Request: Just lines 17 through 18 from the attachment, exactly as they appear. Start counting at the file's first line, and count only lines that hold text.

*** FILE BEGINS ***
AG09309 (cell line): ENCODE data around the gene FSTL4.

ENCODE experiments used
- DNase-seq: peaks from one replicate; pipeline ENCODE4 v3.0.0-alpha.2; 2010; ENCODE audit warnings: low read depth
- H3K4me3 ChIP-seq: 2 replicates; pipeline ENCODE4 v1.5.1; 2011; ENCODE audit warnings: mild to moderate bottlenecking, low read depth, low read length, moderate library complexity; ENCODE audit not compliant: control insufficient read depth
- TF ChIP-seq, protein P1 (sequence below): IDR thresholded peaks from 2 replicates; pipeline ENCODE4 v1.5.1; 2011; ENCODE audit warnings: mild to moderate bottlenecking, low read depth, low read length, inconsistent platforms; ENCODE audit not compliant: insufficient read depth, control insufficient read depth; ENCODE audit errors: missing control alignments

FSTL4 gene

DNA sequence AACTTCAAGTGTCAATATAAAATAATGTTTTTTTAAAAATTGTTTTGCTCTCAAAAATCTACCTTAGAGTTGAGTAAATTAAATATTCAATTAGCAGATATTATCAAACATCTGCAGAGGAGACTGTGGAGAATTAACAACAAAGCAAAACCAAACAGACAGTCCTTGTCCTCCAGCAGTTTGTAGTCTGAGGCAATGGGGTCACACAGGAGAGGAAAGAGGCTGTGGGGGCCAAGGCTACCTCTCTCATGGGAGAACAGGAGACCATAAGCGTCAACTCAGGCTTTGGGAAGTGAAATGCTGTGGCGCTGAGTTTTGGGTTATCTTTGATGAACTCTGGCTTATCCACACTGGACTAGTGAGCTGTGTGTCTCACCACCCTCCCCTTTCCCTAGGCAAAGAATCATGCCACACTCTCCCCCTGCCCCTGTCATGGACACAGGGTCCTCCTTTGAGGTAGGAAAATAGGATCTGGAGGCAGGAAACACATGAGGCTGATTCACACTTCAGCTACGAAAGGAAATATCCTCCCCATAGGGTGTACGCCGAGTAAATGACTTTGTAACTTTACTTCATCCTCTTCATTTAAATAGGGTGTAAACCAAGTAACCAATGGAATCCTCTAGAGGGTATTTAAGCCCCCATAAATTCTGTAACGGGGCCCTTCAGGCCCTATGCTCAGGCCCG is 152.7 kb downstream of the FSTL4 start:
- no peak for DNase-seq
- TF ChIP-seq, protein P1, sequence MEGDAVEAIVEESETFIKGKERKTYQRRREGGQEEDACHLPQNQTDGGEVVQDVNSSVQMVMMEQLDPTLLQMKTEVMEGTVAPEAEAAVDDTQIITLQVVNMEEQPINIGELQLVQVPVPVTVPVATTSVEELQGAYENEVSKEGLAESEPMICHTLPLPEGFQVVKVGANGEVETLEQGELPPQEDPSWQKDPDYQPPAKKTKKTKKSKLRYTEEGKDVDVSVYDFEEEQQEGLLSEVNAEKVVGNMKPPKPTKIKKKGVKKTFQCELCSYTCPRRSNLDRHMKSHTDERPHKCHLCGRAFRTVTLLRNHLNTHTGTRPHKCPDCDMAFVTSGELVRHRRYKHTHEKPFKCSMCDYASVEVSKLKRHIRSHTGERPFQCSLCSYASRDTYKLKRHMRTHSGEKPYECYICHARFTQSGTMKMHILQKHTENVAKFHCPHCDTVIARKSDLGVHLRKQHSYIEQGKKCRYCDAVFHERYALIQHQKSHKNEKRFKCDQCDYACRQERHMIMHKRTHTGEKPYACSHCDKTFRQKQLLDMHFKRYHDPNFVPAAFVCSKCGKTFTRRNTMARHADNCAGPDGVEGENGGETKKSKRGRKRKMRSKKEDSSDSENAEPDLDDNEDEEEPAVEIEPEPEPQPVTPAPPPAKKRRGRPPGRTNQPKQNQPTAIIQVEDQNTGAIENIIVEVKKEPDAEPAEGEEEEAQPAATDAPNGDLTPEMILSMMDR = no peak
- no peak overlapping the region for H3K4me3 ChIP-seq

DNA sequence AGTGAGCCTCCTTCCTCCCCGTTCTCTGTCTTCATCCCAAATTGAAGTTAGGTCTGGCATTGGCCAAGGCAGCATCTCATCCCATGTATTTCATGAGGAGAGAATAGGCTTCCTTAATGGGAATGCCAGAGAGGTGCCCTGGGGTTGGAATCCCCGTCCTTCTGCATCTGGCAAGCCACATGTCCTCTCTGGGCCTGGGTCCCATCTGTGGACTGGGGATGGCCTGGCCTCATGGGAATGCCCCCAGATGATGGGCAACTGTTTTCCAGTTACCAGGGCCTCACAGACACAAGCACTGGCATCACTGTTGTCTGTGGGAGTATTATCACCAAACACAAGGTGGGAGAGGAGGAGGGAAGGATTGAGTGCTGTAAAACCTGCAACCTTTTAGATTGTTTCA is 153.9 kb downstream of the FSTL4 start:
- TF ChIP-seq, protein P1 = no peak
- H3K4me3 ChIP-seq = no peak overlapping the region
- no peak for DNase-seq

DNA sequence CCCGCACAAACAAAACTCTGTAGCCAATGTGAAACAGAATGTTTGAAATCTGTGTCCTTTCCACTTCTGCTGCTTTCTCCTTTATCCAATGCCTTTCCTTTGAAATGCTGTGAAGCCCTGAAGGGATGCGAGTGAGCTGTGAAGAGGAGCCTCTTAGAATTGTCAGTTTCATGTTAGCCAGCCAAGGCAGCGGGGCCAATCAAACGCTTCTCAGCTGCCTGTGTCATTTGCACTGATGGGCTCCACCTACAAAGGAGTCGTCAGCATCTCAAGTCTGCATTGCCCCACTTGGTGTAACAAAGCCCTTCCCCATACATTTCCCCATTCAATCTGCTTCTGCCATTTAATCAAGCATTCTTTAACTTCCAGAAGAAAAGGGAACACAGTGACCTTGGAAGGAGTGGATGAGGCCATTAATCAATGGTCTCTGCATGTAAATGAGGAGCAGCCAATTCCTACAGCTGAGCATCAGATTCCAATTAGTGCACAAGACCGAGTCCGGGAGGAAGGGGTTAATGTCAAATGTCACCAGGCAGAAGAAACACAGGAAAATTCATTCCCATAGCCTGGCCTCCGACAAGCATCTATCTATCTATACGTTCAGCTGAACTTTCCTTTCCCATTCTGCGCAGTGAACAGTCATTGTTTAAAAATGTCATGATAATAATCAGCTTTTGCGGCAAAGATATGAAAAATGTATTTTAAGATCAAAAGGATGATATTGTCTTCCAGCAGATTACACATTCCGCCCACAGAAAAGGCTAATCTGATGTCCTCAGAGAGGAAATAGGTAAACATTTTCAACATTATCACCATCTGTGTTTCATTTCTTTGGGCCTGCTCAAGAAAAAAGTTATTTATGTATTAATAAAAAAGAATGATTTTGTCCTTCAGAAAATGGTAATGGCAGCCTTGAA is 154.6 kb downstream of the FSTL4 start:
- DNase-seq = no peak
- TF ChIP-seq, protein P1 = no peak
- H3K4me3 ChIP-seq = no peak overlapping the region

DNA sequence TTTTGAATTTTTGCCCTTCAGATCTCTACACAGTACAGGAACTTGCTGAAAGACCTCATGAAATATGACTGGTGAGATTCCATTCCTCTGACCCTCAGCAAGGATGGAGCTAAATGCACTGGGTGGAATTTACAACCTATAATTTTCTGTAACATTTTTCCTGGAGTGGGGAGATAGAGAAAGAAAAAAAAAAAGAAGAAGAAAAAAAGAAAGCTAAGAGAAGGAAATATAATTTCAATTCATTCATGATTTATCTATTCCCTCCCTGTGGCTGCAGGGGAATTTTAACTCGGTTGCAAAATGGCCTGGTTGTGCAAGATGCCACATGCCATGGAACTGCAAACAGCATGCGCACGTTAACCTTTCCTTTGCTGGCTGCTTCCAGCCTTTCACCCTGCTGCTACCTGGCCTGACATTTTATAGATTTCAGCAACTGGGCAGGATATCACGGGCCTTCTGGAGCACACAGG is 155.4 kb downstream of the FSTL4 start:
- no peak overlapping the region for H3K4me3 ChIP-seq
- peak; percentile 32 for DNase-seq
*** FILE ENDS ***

- TF ChIP-seq, protein P1 = no peak
- H3K4me3 ChIP-seq = no peak overlapping the region